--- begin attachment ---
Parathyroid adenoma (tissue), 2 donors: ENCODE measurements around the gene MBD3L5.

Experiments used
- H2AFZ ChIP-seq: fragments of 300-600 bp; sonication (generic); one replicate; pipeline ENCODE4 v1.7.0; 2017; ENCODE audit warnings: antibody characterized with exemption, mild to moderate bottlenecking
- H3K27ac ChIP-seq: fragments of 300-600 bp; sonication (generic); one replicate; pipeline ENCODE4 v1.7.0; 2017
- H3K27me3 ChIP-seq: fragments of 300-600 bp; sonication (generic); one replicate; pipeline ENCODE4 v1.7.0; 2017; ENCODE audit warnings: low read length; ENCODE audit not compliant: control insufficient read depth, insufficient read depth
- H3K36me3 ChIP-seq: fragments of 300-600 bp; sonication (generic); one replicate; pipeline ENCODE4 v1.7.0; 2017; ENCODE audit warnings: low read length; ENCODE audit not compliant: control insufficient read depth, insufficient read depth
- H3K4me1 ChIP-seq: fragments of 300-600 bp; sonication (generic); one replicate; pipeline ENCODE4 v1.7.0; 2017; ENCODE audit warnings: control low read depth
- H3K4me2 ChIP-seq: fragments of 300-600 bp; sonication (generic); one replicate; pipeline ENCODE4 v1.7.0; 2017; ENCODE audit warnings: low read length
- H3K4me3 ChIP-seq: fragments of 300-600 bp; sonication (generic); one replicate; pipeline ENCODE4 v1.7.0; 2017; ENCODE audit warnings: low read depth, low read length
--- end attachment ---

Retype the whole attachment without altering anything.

Parathyroid adenoma (tissue), 2 donors: ENCODE measurements around the gene MBD3L5.

Experiments used
- H2AFZ ChIP-seq: fragments of 300-600 bp; sonication (generic); one replicate; pipeline ENCODE4 v1.7.0; 2017; ENCODE audit warnings: antibody characterized with exemption, mild to moderate bottlenecking
- H3K27ac ChIP-seq: fragments of 300-600 bp; sonication (generic); one replicate; pipeline ENCODE4 v1.7.0; 2017
- H3K27me3 ChIP-seq: fragments of 300-600 bp; sonication (generic); one replicate; pipeline ENCODE4 v1.7.0; 2017; ENCODE audit warnings: low read length; ENCODE audit not compliant: control insufficient read depth, insufficient read depth
- H3K36me3 ChIP-seq: fragments of 300-600 bp; sonication (generic); one replicate; pipeline ENCODE4 v1.7.0; 2017; ENCODE audit warnings: low read length; ENCODE audit not compliant: control insufficient read depth, insufficient read depth
- H3K4me1 ChIP-seq: fragments of 300-600 bp; sonication (generic); one replicate; pipeline ENCODE4 v1.7.0; 2017; ENCODE audit warnings: control low read depth
- H3K4me2 ChIP-seq: fragments of 300-600 bp; sonication (generic); one replicate; pipeline ENCODE4 v1.7.0; 2017; ENCODE audit warnings: low read length
- H3K4me3 ChIP-seq: fragments of 300-600 bp; sonication (generic); one replicate; pipeline ENCODE4 v1.7.0; 2017; ENCODE audit warnings: low read depth, low read length